Cf the Buddhafield and Katharine Wright’s hawling. And the bathetic death in the snack story.

  5. 199280fd-b805-42ed-9683-b42991d1e1e3SEVEN STOPS ALONG THE GRAFFITI ROAD
    by David Cleden

    “Most of all, he hated those inevitably pointless conversations. No one had answers.”

    I genuinely believe that this story – perhaps as the previous one does, but in a different way – presents us with a brand new haunting archetype of the human spirit as seen from the times wherein we live. Here the eponymous road is evoked beautifully simply as well as with complex innuendo, a road we see through the eyes of Ry who leaves his own signature mark upon that road and then encounters them again identically along its route, who also encounters other people, that are characterised perfectly in our minds, including a small girl who provides some hope, I infer, by the end. A road where ‘boons’ and messages of encouragement are left for others, sometimes a road of surreal transformation or Möbius strip qualities, chalk arrows, unwritten rules, groups each settling for a different bespoke comfortable pace…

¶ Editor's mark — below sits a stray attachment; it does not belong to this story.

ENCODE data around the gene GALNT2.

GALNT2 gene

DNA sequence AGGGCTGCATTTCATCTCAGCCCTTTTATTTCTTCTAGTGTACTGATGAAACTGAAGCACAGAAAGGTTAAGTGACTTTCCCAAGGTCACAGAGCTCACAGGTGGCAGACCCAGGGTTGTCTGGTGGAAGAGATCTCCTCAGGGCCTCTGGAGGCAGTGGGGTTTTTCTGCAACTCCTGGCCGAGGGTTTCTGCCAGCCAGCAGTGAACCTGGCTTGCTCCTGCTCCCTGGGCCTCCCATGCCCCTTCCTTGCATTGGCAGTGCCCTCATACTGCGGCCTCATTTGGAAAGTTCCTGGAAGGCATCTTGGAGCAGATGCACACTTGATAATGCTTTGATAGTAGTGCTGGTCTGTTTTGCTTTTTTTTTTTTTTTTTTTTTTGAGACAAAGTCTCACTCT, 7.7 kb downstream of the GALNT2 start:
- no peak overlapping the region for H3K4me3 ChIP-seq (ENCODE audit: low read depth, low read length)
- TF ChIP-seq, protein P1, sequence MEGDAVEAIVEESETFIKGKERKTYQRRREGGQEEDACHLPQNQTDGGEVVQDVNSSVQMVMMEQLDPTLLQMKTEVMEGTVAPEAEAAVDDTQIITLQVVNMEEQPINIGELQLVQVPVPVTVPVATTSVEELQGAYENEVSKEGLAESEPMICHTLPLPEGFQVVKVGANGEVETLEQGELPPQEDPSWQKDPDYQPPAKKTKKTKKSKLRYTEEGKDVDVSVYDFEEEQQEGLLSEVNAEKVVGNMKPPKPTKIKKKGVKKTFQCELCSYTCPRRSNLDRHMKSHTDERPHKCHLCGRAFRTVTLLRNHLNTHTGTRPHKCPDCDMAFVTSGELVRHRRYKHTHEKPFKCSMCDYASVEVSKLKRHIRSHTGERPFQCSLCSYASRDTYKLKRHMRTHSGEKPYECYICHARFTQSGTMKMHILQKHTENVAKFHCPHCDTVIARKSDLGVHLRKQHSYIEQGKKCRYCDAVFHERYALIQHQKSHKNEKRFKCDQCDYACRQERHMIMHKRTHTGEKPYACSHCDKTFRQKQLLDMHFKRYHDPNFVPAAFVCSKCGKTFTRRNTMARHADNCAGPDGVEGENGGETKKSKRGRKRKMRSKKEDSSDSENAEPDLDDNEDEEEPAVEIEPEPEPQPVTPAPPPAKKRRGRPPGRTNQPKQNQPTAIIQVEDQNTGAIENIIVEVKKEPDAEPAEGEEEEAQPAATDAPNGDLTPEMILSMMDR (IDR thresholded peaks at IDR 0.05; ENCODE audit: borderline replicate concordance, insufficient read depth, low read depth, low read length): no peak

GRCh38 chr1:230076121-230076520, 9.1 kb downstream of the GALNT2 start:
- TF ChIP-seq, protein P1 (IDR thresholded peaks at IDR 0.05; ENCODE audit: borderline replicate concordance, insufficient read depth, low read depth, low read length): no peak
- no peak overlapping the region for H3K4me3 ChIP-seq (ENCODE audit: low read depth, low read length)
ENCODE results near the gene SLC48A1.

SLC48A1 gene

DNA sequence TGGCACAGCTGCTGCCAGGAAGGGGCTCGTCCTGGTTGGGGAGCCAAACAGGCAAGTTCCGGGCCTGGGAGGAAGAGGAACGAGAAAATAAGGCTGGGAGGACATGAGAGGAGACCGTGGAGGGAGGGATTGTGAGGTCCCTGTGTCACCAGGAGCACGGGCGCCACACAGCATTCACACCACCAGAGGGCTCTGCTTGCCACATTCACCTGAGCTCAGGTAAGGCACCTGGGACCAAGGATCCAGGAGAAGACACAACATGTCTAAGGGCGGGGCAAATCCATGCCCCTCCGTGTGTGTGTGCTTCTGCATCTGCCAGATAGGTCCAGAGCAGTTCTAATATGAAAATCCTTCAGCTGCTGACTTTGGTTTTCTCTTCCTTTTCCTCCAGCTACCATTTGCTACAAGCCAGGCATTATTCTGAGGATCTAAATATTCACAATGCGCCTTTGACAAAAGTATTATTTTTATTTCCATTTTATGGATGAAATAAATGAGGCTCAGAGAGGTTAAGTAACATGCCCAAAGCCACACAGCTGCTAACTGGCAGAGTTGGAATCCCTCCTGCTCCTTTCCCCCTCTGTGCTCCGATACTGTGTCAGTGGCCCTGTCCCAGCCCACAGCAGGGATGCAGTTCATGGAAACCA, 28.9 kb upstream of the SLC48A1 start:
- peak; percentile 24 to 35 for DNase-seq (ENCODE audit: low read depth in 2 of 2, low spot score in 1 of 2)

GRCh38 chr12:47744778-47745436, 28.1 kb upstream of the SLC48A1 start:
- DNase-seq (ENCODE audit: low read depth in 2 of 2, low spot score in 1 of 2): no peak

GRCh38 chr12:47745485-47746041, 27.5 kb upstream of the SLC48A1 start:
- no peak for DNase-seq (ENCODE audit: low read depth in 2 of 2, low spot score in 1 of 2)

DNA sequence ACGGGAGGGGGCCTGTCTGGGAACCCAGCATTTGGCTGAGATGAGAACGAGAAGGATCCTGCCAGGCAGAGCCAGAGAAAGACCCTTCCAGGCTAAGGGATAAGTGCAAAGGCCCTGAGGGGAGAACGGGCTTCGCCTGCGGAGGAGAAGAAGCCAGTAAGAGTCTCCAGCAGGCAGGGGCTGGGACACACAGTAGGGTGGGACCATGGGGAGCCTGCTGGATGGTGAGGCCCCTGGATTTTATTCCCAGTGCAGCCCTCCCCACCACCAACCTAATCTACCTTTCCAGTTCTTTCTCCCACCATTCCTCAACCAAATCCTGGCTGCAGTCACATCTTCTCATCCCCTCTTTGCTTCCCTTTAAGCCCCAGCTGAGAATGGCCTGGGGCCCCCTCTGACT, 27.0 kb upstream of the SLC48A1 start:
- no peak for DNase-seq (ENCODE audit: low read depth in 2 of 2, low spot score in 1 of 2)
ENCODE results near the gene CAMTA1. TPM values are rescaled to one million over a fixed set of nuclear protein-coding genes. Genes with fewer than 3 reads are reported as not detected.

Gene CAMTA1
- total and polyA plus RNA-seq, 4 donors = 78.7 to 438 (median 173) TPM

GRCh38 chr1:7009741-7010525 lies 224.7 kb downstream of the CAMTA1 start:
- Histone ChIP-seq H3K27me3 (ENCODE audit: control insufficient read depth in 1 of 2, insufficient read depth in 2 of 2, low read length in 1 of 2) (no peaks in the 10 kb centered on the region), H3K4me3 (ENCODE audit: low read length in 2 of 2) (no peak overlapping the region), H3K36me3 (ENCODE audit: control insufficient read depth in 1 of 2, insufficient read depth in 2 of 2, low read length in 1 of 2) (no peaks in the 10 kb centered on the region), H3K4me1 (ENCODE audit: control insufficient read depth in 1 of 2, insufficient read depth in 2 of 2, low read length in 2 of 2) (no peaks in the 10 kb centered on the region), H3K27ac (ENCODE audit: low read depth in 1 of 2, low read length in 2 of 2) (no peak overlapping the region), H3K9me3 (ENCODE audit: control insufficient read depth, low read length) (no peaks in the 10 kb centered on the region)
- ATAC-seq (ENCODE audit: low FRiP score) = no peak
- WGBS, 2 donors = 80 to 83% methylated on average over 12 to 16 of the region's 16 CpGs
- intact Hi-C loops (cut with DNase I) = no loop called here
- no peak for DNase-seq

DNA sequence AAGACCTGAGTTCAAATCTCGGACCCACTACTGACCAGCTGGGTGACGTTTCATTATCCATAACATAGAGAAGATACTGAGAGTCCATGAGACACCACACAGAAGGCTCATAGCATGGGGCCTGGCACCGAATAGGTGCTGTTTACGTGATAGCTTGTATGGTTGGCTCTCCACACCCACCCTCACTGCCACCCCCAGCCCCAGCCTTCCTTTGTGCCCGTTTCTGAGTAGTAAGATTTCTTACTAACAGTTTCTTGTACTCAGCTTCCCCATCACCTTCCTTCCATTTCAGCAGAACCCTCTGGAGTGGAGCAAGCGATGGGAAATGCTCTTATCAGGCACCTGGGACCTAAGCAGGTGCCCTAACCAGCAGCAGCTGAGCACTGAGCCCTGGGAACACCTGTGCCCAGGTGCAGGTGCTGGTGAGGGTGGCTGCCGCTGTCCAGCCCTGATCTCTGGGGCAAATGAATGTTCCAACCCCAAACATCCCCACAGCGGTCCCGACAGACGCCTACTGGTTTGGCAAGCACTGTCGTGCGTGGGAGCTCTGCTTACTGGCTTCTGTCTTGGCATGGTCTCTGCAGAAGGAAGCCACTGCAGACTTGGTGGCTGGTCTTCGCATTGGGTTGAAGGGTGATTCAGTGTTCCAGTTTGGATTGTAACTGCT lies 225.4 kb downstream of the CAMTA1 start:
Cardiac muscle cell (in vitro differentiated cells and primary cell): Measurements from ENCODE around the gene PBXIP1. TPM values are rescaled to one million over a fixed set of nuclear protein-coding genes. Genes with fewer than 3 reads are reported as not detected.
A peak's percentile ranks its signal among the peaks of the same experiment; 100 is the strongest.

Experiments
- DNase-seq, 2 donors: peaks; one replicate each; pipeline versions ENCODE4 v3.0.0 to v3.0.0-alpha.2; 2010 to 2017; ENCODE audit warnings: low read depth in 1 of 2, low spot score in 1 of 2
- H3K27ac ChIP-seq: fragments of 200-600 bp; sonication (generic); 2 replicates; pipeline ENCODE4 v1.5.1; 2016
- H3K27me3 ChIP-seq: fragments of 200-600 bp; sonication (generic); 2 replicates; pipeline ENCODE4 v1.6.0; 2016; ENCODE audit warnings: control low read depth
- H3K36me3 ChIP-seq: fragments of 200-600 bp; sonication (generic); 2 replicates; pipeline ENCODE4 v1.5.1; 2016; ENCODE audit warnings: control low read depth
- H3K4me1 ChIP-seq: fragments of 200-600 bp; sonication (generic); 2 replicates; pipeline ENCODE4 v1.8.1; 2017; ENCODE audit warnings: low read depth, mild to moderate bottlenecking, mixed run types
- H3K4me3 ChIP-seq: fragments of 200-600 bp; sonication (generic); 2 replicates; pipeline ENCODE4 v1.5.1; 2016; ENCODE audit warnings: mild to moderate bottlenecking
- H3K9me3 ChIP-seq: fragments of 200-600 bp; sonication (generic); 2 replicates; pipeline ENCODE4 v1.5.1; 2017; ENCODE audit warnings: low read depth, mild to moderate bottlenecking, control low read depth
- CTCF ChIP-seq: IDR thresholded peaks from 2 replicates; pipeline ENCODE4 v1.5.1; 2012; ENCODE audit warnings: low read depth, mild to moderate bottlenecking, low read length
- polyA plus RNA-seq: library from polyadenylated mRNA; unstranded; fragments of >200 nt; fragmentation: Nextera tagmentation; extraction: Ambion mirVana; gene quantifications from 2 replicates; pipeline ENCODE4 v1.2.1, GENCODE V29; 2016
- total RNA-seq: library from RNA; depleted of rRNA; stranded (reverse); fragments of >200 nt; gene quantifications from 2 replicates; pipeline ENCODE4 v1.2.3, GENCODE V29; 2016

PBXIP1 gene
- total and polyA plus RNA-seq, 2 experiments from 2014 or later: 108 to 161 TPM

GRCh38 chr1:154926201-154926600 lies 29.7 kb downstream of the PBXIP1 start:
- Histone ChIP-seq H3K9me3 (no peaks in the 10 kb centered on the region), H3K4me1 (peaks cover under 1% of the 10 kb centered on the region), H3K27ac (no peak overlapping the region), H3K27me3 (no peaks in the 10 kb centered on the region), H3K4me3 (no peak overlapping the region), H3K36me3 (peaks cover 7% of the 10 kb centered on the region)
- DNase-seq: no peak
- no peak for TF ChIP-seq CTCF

(The sometimes storgic boons and messages left from different times also seem to fit the Gestalt of this magazine’s set of fiction, so far.).

    My previous review of this author:

  6. TERMINALIA by Sean McMullen

    “Death is a process, not a person. You cannot meet a process.”

    “We are all bundles of processes, Doctor Lascal.”

    Lascal is the narrator, an academic versed in near-death or actual-death processes, and possible return to life. A very neat co-reading for me with my very recent experience of Reggie Oliver’s classic story ‘The Final Stage’ reviewed here a day or so ago. Also a ‘mad scientist’ swash-buckling steampunk adventure when duelling was common and a King reigned in Buckingham Palace, complete with a sexual ‘naughty helmet’ for the reader to wear. And metallic immortals, to boot, in a duel between Mankind and Death. A work that makes a lightsome coda to this book, a Gestalt where spinning propellers can appear to go backwards…or at least back and forth.

    “Doctor Lascal, would you say this to the American brothers who fly in oversized kites powered by unreliable petroleum engines?”

    My previous reviews of this author:

    Some mighty new archetypes of imagination made effectively or virtually real in this magazine, in which there are also book reviews and articles about SF, and fine artwork.